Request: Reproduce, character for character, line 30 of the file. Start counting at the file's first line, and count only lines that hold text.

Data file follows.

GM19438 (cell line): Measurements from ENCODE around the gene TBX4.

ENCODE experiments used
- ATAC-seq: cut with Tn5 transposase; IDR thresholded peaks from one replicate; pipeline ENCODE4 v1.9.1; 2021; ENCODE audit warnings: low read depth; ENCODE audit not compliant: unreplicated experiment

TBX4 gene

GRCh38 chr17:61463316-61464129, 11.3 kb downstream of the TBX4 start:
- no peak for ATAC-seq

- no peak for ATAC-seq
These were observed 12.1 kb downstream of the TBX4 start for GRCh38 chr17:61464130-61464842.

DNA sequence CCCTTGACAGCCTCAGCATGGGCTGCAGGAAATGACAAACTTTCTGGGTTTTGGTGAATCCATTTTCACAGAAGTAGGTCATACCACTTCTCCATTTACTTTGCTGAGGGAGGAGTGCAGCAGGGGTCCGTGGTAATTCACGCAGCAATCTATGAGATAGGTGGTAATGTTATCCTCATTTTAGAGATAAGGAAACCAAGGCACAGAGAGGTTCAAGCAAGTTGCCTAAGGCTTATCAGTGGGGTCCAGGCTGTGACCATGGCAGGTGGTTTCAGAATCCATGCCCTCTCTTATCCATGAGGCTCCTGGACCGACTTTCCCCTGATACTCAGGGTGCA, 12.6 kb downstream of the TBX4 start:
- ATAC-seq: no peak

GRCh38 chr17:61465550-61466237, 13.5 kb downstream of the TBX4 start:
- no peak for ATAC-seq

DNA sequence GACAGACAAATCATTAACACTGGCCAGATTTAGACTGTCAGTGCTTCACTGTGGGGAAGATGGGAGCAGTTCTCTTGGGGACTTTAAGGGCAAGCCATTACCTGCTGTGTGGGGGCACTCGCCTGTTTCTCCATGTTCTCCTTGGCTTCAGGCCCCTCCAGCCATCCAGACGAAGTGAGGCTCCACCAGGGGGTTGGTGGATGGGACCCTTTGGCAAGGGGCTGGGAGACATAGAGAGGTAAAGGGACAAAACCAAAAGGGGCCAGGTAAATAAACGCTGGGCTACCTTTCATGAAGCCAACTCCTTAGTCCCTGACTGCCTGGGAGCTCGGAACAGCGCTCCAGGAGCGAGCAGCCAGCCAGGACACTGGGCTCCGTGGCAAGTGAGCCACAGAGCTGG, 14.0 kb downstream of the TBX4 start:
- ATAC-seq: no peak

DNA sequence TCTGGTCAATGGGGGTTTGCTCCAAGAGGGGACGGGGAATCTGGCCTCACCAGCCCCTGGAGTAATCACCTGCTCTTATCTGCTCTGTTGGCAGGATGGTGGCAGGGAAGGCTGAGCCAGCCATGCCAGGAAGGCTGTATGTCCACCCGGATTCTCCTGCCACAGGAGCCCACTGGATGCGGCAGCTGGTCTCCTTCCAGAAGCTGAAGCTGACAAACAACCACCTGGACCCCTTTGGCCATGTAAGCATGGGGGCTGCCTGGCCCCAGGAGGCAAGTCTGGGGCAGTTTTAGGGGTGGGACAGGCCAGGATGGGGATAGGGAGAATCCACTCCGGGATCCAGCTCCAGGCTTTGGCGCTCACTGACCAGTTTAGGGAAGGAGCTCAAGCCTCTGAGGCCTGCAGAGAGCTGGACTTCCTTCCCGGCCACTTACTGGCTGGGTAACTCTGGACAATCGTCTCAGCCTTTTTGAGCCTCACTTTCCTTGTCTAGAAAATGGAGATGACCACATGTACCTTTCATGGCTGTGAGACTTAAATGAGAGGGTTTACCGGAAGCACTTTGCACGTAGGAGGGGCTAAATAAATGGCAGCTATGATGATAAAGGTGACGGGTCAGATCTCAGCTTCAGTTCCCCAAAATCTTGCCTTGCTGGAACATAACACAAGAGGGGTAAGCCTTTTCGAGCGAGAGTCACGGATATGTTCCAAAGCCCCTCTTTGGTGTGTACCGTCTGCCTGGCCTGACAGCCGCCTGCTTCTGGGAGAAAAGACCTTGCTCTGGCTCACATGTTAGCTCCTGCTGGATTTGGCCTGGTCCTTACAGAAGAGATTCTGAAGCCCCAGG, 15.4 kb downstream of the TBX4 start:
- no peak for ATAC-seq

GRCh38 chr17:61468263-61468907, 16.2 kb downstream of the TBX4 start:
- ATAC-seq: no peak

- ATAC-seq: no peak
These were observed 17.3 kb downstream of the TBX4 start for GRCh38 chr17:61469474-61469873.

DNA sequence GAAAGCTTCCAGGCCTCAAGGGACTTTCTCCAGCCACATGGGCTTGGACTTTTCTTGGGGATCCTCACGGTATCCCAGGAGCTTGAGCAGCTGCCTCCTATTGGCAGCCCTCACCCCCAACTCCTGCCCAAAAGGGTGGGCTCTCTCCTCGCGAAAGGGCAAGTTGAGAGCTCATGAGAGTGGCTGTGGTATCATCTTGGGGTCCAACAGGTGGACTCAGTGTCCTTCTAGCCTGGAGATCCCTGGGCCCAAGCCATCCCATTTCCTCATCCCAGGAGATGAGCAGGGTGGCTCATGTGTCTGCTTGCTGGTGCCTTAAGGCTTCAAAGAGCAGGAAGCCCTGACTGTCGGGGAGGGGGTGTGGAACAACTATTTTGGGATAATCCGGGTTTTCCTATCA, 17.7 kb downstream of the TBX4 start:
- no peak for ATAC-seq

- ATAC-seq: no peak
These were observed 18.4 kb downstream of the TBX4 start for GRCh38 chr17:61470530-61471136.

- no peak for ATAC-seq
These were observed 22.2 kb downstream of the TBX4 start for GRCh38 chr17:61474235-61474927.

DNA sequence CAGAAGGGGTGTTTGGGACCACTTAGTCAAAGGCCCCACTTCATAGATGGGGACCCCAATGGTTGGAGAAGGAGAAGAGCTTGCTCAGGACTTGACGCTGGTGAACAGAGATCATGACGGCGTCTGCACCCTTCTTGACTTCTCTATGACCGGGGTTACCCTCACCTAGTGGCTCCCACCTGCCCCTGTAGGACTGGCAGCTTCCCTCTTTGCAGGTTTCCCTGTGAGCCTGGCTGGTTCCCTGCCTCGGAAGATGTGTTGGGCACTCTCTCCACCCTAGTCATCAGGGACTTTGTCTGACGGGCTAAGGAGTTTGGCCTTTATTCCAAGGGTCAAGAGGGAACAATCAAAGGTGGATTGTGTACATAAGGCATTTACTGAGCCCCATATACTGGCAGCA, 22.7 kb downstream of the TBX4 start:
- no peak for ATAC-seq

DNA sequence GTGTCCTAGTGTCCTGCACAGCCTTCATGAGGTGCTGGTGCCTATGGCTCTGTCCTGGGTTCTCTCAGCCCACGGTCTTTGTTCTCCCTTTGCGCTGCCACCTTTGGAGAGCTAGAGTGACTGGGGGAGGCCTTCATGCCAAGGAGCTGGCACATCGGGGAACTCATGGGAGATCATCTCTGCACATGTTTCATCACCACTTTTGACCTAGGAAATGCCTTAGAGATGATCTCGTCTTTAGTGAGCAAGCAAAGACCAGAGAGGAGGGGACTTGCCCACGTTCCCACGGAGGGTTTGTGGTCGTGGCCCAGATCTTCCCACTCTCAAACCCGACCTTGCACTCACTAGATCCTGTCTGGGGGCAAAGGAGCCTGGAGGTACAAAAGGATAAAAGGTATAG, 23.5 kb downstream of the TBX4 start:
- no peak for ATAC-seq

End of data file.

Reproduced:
- no peak for ATAC-seq